Because our fathers were soldiers, on Memorial Day some of us – and I – will think of lives lost in the wars today. Memories flood in of family, friends, and strangers too lost in the conflicts of the past, and risking their lives in the ongoing military campaigns of today.
The March of Time – By Henry Sandham (1842-1910)
Because our fathers were soldiers, we think about war. I think about my father’s and his brother’s self-sacrifice when they went into World War II. My father survived, but his brother lost his life in Germany, as 15 million did throughout the world in battle deaths during that war. I can’t imagine that I understand their decisions and what it meant to them as men to join the war as soldiers, but above all I think that they must have put something – hope – out in front, ahead of their own personal lives. They valued and acted on a purpose valued above even their own survival.
My father would tell us how he and the family heard through the media and letters home about atrocities going on in Europe, things that they could not ignore. There must have been a determination inside them to make the world better, to make things right.
On Decoration Day – By John T. McCutcheon
When I remember the soldiers in my family, a host of nightmares comes along too, like a cloud – because when my father survived the war he brought his impressions and stories back with him, as much a part of him as his own skin. While he served, he learned about other places and cultures – Japan and the Philippines – during his time in the army. But because this time was one of collecting the pieces needed to heal fragmented lives of the ending of a war, those days were remembered as tragic. The tales he told during my childhood were not of making things right, or of honour, not of success – but of horror. Wartime experiences most often came up after dark, when he was tired. And as a child I came to fear the dark, but more than anything, to fear war.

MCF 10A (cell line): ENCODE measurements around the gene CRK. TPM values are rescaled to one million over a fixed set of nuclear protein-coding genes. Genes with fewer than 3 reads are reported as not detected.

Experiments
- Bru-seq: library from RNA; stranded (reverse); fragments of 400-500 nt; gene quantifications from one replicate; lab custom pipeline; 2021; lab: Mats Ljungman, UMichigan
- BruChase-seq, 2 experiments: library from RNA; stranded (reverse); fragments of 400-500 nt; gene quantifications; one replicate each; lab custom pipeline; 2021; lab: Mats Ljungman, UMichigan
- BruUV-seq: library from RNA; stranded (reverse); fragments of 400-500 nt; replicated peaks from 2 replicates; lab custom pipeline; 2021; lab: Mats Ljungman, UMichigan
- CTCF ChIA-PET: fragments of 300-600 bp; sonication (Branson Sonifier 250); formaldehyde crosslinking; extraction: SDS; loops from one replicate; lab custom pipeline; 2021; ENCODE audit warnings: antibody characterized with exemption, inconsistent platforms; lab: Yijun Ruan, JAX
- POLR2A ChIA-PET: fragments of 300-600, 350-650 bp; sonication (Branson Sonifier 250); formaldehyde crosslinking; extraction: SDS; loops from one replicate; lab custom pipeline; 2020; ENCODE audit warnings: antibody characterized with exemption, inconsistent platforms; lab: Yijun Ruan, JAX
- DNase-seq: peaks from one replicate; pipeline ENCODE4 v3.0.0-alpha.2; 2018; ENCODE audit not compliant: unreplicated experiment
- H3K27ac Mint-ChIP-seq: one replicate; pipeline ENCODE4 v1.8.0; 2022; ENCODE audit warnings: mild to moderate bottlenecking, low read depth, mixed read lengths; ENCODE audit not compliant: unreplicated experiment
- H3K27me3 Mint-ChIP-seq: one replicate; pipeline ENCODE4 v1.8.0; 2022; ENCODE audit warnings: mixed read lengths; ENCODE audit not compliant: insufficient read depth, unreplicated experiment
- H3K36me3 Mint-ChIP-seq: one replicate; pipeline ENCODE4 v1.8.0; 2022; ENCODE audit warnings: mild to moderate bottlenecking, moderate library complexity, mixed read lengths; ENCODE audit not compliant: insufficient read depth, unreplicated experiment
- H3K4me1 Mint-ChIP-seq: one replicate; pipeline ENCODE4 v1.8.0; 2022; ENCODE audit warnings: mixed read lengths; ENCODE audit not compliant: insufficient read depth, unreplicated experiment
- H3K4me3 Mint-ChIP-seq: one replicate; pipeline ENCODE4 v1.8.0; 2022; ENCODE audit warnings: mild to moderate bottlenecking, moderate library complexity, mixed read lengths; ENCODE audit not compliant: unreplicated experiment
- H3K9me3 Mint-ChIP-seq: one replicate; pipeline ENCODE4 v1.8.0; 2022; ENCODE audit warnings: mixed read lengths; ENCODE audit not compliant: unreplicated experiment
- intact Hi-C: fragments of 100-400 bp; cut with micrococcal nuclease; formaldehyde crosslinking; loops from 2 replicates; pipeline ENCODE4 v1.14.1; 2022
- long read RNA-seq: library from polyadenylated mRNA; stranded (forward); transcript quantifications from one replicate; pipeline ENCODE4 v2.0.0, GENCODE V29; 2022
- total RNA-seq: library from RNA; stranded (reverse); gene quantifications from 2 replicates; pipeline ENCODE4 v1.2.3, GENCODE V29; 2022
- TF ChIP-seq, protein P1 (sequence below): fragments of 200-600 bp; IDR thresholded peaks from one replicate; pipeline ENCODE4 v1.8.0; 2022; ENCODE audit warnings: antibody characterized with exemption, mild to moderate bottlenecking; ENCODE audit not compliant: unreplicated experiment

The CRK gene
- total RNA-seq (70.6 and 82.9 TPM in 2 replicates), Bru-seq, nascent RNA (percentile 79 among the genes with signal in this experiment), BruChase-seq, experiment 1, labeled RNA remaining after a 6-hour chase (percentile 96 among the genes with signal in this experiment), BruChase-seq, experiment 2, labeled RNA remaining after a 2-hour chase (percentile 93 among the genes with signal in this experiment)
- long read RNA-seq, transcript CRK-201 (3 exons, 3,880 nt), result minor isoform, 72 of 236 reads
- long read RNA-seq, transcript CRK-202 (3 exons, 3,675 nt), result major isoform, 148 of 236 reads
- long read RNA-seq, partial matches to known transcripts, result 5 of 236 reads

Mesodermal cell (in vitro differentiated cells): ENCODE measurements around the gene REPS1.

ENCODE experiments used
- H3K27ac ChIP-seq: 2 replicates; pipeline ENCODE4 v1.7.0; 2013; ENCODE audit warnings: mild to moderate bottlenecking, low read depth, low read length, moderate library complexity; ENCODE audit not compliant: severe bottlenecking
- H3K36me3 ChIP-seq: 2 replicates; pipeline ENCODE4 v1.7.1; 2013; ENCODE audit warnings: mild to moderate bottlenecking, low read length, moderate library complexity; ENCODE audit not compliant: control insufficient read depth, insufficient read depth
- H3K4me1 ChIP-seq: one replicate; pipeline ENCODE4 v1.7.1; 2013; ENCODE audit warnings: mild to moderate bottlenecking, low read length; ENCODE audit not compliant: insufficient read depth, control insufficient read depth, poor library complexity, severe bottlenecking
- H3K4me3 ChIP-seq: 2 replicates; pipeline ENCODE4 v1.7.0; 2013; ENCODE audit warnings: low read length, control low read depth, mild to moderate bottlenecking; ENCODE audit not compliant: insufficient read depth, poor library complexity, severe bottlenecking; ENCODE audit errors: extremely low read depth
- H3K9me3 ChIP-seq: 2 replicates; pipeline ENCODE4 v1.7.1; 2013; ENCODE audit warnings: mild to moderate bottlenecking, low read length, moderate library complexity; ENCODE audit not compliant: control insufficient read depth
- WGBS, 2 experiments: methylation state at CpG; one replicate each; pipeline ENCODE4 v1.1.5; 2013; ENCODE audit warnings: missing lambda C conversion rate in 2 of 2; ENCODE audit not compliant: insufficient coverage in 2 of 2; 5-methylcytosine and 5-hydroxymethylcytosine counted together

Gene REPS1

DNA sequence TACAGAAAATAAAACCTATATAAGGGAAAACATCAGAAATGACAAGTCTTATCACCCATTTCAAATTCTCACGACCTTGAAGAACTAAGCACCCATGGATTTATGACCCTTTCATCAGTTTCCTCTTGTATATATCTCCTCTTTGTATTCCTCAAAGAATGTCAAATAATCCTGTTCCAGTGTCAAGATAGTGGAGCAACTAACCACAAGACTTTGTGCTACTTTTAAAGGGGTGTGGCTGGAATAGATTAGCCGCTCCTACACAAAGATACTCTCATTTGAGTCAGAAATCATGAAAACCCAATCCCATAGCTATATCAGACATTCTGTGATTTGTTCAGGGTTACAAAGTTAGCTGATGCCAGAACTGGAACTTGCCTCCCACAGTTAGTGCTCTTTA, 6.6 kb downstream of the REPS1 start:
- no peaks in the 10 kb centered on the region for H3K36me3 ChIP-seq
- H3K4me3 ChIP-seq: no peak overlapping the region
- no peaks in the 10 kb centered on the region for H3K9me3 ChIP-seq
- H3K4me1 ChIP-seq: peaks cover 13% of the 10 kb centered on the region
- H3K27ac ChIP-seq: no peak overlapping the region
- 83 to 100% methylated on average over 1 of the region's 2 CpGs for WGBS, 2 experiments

My father’s wartime stories also came out during the bright daylight hours when visiting with his friends who were World War II survivors like him. After a trip to a junk yard where my father and another man walked slowly and discussed old car parts, I remembered the short, older man’s hands and how his fingers were thick and the nails looked odd. When I asked him about it on the way home, my father told me that the man had, with only his hands, dug his way out of a concentration camp under a fence during the war, in Germany – and escaped. That day, I remember how they were so relaxed, standing in the sun together, so free.
At that moment, looking up at this weathered face in the sunlight, I understood that freedom had everything to do with why my father went to war. He gave up his own freedoms for those years, but was thinking about someone else’s.